IR field hockey takes a turn in ‘the dance’

The 2018 campaign for the Indian River High School field hockey team was more than coach Jodi Stone could have expected when camp started way back in August.

With no senior leaders, Stone and the Indians were going to rely heavily on a core group of juniors and sophomores to continue growing the program. That growth would be integral if they wanted to find any measure of success.

The Indians did more than just growth this season. They put the rest of the South Division of the Henlopen Conference on notice that the IR field hockey program is built for success, now and in the future.

Following a season-ending 4-1 loss to perennial power Caravel on Saturday, Nov. 10, in the second round of the DIAA Division II state playoffs, Stone and her Indians contingent were disappointed, sure, but they had nothing to hang their heads about.

“We upset a team to get here, so we had some momentum coming in,” Stone said after the game. “When you’re invited to the dance, you have to have some of that experience, which, unfortunately, we don’t have that experience, as far as the seniors.

“Nothing to hang our heads about,” she reiterated. “We played a fantastic game. Unfortunately, the score doesn’t demonstrate how well they played, but we had a good season. Nothing to be ashamed of.”

IR had plenty of opportunities in the first half but just couldn’t get the ball past Caravel goalie Karli Cauley. The Bucs’ goalie made several impressive saves to keep the Indians off the board and allow the hosts to hold a 2-0 lead.

Caravel made it 3-0 just under two minutes into the second half, but the Indians never backed down.

Rylie Cordrey ended the Indians’ scoring drought with a laser shot from just inside the circle, to make it 3-1 with 17:11 left in the game, giving IR some hope.

However, Caravel responded like the experienced, playoff-tested team they are. The Bucs regained their three-goal advantage at 15:32, cementing what proved to be the final score in the contest.

“We had opportunities, and their goalie was fantastic,” Stone offered of the opposition’s cageminder. “They had two great girls in the middle in [Sydney] Keld and [Hailey] Ward, and it was hard to combat that.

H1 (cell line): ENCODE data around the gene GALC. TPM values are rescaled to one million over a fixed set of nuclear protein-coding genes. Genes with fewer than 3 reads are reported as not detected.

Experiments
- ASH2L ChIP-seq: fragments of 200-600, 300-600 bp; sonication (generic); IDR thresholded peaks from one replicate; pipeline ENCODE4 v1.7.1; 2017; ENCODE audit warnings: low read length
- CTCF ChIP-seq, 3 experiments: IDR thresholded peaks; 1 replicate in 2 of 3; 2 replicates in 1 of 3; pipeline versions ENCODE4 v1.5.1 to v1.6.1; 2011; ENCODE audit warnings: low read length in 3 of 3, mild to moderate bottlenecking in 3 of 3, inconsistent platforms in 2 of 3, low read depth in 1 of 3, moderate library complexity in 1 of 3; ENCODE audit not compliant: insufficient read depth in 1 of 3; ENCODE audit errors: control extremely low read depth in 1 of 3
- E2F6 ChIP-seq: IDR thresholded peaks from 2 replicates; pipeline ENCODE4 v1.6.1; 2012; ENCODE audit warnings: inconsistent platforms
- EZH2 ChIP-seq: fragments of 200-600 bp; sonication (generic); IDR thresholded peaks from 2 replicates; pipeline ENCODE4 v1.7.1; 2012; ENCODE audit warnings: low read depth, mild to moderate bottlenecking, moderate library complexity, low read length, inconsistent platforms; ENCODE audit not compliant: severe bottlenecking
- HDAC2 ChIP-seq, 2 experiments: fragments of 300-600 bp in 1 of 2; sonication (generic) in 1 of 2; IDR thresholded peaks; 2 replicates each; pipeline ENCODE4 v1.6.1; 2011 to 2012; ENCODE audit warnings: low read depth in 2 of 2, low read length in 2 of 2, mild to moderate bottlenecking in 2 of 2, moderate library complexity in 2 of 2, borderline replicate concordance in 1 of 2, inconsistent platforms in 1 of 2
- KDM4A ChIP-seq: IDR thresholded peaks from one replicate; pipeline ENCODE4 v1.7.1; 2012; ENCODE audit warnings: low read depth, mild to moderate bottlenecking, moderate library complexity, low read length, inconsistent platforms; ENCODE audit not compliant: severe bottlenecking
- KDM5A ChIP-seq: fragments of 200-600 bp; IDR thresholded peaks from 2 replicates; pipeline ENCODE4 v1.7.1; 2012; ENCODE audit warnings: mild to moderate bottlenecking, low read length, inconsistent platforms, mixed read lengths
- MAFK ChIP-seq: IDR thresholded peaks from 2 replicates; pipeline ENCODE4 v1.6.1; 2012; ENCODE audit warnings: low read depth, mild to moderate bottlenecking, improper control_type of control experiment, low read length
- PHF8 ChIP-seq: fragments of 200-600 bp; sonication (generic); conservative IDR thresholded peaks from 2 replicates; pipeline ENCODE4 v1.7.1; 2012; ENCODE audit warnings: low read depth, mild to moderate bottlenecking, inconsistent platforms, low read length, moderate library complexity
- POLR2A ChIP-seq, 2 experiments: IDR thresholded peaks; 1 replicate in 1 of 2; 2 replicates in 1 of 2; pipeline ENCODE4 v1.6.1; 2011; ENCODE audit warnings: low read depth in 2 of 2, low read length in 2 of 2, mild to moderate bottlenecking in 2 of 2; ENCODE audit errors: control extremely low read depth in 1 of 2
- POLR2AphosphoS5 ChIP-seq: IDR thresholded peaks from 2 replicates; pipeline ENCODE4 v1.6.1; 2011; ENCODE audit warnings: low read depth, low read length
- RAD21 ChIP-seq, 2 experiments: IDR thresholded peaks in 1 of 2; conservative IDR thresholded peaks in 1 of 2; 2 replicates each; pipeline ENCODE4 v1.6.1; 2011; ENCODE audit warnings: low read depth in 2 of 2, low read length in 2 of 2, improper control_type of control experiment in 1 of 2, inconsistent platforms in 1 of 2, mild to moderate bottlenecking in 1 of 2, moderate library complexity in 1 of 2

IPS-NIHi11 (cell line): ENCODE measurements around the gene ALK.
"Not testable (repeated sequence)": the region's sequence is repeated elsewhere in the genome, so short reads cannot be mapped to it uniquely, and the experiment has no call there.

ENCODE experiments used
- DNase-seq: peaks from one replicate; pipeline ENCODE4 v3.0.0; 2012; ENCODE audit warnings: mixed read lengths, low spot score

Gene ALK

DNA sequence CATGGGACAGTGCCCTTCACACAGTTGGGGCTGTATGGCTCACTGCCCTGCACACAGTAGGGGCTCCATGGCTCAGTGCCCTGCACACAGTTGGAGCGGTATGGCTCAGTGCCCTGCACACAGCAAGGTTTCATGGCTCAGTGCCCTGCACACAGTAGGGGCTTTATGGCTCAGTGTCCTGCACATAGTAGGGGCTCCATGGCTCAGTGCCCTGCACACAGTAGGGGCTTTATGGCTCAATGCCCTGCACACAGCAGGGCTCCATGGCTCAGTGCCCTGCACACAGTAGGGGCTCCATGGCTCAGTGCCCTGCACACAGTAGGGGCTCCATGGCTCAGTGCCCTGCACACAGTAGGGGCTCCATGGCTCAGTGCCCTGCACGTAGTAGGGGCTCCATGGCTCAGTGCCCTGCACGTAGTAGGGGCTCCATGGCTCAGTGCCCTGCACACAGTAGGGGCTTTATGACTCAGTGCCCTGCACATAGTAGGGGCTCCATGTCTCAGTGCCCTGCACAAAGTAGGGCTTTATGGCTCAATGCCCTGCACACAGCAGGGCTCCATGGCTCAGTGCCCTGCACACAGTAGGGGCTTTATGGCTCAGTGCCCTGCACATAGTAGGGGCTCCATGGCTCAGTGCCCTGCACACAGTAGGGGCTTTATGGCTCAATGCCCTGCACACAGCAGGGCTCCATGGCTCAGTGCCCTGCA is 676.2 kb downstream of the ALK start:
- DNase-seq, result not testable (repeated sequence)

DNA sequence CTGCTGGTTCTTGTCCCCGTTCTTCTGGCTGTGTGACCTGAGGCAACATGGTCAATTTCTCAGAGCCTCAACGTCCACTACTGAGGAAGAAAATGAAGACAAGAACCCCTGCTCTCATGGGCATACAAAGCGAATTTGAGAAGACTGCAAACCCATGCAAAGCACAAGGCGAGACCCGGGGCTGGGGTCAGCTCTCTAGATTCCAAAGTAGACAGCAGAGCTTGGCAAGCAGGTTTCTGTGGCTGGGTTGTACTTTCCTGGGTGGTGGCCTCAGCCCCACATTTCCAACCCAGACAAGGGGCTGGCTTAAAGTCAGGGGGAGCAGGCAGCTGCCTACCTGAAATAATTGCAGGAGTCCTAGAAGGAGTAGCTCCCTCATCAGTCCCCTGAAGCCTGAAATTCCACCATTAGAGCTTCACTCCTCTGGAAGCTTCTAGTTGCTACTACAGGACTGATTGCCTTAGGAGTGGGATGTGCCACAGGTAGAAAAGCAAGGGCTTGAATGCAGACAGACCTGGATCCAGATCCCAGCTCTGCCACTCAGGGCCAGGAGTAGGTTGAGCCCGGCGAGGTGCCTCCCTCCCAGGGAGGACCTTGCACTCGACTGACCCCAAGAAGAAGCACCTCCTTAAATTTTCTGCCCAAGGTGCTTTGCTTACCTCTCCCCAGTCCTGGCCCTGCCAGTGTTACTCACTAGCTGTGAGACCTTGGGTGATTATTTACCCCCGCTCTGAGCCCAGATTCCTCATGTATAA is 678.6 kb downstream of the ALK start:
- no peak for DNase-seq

“We get everyone back next year,” Stone noted of the team’s outlook. “We made it a little bit further this time than last year, and, hopefully, we have a taste of it. Hopefully, we can move forward, and learn from this experience, and move into next season.”

The Indians finished their season with a 10-6-1 overall mark, which was three wins better than in 2017, when they finished at 7-6-3.

Cordrey and junior classmate Avery Congleton led the team in goals scored this season, with 13 each. Freshmen Emma Ruley and Brynn McCabe followed with nine and seven, respectively. Sophomores Kayler Townsend (three) and Jess Rybicki (two) also chipped in with multiple goal-scoring efforts.

Congleton and Cordrey led the team in assists as well, with eight and six, respectively. Rybicki followed with five helpers, while Townsend added three. Ruley and McCabe had two assists each as well.

As a team, the Indians scored 53 goals on the season, while allowing just 35. As an aside to their scoring efforts, IR was the only team in the state to score on nationally-ranked and undefeated Delmar this season — in a 12-1 loss back on Oct. 4.

In the cage, sophomore Allyson Clark has proven herself to be more than ready for the big stage and bright lights of varsity-level competition. Clark posted six shutouts this season while making 97 saves, including a season-high 26 in the game against Delmar.

The foundation is in place for the Indians. They have had their taste of the postseason. They’re on the doorstep to the party. Next year, they won’t have to knock to get in. They have the firepower to kick the door down, and everyone they played this year knows it.


By Jason Feather

Point Reporter